The majority of Rand’s time and efforts were centred around her writing through which she expressed her passion for her philosophy. Rand wrote four novels, which are still in print today (as are all her published works – as well as those which were not published by her). We the Living (first published in 1936) was the most autobiographical of her novels as it was based on her years under Soviet tyranny. It was her second novel, The Fountainhead, however, that gained her “lasting recognition as a champion of individualism” and was her first major breakthrough in projecting her philosophically “ideal man” in novel form. The theme described in Anthem (1938) was “the meaning and glory of man’s ego,” which reflected her reverence for man and man’s ego. The novel that best captured Rand’s complete philosophy was “dramatized in the form of a mystery story ‘not about the murder of a man’s body, but about the murder – and rebirth – of a man’s spirit'” in 1957 in Atlas Shrugged.1 She considered her work in communicating her philosophy to the world complete after it received much of the same criticism that The Fountainhead had. Rand felt that it wasn’t understood and should be recognized as the greatest novel of all time and in fact some held that it was.2 “However, the attacks significantly outnumbered the raves” (202). Despite the fact that public opinion seemed to dislike it, the book made incredible sales, and remained on The New York Times best-seller list for a long time.

Other fictional works of Rand include a play titled Night of January 16th (1934) and a collection of short stories published by Peikoff two year’s after Rand’s death titled The Early Ayn Rand (1984) which includes passages cut from The Fountainhead.3

Rand also printed many non-fiction works in The Objectivist Newsletter, which began publication in January 1962.4 It was co-owned by Rand and Branden, who were listed as publishers and editors with Barbara Branden as the managing editor.5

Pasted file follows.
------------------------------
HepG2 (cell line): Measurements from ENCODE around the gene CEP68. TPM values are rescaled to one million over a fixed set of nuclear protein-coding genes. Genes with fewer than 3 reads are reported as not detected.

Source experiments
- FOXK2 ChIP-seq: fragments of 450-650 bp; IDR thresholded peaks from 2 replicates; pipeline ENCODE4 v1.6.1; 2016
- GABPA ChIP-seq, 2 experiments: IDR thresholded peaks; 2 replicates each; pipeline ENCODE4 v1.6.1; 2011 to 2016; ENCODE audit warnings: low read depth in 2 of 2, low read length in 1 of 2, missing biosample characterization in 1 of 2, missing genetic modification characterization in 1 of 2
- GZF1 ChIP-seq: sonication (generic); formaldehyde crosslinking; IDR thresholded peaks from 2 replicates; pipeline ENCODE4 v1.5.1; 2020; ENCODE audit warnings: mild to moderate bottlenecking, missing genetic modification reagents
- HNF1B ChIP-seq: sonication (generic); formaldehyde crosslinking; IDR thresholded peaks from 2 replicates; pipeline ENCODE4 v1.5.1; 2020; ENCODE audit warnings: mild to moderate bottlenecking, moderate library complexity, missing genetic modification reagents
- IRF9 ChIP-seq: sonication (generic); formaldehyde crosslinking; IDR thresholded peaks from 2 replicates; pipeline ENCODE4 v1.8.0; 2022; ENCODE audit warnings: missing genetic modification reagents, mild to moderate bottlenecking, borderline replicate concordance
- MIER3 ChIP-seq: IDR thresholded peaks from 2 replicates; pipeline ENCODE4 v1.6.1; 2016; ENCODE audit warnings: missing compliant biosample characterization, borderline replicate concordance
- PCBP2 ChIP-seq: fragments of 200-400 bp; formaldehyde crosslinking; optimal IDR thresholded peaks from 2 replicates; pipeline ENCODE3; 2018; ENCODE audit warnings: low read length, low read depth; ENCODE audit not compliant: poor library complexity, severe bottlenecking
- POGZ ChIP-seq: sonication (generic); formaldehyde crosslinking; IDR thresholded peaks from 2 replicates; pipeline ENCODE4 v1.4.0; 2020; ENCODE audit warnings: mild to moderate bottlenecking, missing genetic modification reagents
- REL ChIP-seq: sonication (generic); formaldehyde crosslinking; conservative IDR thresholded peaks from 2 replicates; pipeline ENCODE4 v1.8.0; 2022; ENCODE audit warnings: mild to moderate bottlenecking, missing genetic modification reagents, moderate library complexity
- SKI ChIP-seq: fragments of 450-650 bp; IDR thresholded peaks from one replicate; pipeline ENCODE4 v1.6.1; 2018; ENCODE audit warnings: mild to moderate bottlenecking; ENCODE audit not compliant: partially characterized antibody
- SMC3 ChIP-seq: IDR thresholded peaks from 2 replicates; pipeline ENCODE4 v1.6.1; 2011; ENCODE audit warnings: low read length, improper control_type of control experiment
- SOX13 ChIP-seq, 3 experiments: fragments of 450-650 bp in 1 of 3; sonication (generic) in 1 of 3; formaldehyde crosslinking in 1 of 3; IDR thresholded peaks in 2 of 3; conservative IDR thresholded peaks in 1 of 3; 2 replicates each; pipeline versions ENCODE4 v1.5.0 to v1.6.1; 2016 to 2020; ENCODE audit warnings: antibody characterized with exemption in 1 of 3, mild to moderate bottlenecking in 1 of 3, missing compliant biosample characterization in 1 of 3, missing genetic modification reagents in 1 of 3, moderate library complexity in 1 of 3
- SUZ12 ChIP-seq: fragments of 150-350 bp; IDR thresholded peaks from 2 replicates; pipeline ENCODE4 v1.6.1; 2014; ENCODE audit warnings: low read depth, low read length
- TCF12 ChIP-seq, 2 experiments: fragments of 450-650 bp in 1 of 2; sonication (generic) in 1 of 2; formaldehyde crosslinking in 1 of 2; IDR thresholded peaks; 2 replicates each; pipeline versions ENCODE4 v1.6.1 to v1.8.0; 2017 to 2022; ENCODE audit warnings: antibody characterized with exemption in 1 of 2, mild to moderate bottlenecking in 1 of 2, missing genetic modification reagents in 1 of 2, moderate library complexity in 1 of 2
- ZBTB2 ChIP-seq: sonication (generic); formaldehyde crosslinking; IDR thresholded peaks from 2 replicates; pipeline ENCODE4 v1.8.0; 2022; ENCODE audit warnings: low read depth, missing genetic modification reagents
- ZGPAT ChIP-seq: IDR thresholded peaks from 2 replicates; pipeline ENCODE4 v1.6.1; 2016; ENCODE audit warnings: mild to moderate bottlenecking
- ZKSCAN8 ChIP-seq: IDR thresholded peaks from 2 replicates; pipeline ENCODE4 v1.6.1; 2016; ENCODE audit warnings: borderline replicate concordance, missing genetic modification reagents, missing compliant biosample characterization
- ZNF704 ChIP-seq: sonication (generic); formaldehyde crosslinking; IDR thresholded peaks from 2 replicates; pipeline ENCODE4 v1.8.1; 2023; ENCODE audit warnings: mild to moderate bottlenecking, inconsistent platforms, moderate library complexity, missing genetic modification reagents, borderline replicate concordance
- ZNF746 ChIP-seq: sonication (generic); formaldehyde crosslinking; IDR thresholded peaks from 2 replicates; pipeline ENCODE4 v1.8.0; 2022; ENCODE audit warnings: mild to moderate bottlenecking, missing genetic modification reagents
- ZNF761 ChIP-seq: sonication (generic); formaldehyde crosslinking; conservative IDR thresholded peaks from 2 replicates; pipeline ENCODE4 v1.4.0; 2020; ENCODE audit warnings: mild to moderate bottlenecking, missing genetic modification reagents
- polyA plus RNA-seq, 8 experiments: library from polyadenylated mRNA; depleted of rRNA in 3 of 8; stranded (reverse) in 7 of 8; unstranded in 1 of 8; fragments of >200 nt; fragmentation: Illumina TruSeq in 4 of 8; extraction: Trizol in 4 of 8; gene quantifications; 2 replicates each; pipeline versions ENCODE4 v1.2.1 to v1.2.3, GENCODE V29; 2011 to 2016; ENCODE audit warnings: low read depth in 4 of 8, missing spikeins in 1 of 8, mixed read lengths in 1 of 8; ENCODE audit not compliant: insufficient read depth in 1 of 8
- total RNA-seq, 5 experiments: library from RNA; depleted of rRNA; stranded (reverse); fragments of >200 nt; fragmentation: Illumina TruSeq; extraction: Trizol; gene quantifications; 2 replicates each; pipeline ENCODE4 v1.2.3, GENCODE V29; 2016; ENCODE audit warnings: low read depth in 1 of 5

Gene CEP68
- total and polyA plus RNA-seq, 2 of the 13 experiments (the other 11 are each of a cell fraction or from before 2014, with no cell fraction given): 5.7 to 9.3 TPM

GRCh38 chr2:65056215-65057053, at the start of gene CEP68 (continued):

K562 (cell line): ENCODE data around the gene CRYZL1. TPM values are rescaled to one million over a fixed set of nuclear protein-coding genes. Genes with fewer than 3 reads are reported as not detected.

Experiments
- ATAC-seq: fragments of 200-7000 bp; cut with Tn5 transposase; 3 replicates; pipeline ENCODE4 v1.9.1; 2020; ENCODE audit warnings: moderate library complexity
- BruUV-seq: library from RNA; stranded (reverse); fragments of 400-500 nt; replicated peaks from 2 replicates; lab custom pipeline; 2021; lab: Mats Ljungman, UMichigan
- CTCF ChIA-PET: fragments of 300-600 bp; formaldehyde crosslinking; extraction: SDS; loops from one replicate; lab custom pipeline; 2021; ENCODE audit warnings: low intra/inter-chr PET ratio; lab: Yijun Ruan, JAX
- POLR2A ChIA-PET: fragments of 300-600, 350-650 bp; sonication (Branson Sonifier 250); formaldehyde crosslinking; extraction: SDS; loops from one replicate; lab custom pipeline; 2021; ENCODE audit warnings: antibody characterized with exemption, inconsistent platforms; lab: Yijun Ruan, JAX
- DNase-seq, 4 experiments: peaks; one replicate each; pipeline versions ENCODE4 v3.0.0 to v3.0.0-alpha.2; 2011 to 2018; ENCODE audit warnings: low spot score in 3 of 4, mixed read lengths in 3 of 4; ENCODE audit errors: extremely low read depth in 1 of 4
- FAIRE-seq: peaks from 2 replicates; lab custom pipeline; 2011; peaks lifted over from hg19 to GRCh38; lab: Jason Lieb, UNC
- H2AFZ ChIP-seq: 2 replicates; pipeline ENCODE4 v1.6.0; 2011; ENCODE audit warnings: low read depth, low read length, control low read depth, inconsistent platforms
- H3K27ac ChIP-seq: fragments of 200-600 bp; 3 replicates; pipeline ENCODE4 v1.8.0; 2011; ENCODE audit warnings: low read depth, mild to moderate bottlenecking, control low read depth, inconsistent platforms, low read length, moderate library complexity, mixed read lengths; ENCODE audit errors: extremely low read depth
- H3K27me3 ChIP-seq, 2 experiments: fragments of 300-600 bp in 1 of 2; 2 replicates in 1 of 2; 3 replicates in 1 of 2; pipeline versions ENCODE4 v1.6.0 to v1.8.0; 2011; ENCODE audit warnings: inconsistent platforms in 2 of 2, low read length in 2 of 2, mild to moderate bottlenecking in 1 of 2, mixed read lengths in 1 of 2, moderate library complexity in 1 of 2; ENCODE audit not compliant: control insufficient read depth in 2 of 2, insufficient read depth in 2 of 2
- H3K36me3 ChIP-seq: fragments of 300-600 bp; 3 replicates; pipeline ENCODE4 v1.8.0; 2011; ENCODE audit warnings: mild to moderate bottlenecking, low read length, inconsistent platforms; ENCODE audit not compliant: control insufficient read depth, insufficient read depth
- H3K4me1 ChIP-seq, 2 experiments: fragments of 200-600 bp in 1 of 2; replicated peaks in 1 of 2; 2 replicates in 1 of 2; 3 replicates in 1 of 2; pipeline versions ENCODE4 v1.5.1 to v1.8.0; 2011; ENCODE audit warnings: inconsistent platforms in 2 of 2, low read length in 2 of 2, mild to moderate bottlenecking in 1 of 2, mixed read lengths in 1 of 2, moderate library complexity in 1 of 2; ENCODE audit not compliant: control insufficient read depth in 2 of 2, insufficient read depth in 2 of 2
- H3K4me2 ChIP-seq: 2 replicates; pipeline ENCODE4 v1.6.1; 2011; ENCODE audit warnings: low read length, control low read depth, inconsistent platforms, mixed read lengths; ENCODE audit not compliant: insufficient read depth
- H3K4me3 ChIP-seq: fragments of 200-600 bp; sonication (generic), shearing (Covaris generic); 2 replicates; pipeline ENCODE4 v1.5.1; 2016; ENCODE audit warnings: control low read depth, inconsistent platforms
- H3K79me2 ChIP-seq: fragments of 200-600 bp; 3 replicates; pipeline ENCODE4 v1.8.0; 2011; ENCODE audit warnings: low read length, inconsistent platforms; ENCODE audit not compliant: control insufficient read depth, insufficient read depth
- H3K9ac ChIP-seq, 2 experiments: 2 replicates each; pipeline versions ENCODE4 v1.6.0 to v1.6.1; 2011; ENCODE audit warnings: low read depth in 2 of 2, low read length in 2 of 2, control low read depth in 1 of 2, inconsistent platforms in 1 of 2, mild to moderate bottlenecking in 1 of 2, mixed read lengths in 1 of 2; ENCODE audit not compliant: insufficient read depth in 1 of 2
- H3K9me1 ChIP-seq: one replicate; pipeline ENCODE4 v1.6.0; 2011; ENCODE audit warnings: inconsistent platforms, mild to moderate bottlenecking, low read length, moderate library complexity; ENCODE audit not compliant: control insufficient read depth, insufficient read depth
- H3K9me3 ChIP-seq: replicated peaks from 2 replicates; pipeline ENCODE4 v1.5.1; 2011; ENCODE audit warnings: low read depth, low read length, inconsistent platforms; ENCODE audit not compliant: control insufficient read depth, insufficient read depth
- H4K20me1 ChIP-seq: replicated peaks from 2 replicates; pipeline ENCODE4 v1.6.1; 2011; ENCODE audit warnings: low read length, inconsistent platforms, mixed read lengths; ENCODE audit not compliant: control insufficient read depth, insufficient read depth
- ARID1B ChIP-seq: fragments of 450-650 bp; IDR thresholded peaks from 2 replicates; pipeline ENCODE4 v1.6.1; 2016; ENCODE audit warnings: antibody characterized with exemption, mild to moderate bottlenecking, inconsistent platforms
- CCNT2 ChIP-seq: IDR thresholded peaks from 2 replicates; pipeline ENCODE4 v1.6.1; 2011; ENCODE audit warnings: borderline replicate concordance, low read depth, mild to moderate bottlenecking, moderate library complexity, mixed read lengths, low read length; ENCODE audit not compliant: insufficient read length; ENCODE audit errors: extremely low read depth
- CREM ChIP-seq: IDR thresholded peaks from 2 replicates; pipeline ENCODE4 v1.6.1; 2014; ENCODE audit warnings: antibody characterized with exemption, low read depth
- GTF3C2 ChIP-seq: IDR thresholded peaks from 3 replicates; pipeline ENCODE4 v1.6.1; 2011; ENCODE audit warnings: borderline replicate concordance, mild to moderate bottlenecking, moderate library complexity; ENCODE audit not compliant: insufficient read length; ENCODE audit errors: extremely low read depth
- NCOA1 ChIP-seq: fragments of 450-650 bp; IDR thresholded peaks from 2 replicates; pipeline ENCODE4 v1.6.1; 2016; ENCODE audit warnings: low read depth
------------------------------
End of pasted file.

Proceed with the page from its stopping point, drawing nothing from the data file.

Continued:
Works Cited:

  • “An Objectivist Bibliography.” The Ayn Rand Institute. (Pamphlet).
  • Branden, Nathaniel. My Years with Ayn Rand. San Francisco: Jossey-Bass Publishers, 1999.
  1. “An Objectivist Bibliography”. []
  2. MYAR, 199-205. []
  3. “An Objectivist Bibliography”.  Branden states in My Years with Ayn Rand that these were never intended to be published, as well as several other “highly personal” notes of Rand’s which were taken from her journals (364). []
  4. MYAR, 261. []
  5. ibid, 255) Many articles from this were published in later non-fiction works such as For the New Intellectual (1961), The Virtue of Selfishness (1964), Capitalism: The Unknown Ideal (1966), Introduction Epistemology (1967), The Romantic Manifesto (1969) and The New Left: The Anti-Industrial Revolution (1971).

    Published after her death by Peikoff were the following non-fiction books: Philosophy: Who Needs It (1982), The Ayn Rand Lexicon: Objectivism from A to Z (1986), The Voice of Reason: Essays in Objectivist Thought (1989), The Ayn Rand Column (1991), Ayn Rand’s Marginalia (1995), Letters of Ayn Rand (1995) and most recently in 1997 Journals of Ayn Rand. Many other essays and articles were published in The Objectivist Newsletter (1962-1965), which became The Objectivist (1966-1971) and later from 1971-1976 The Ayn Rand Letter. ((“An Objectivist Bibliography”. []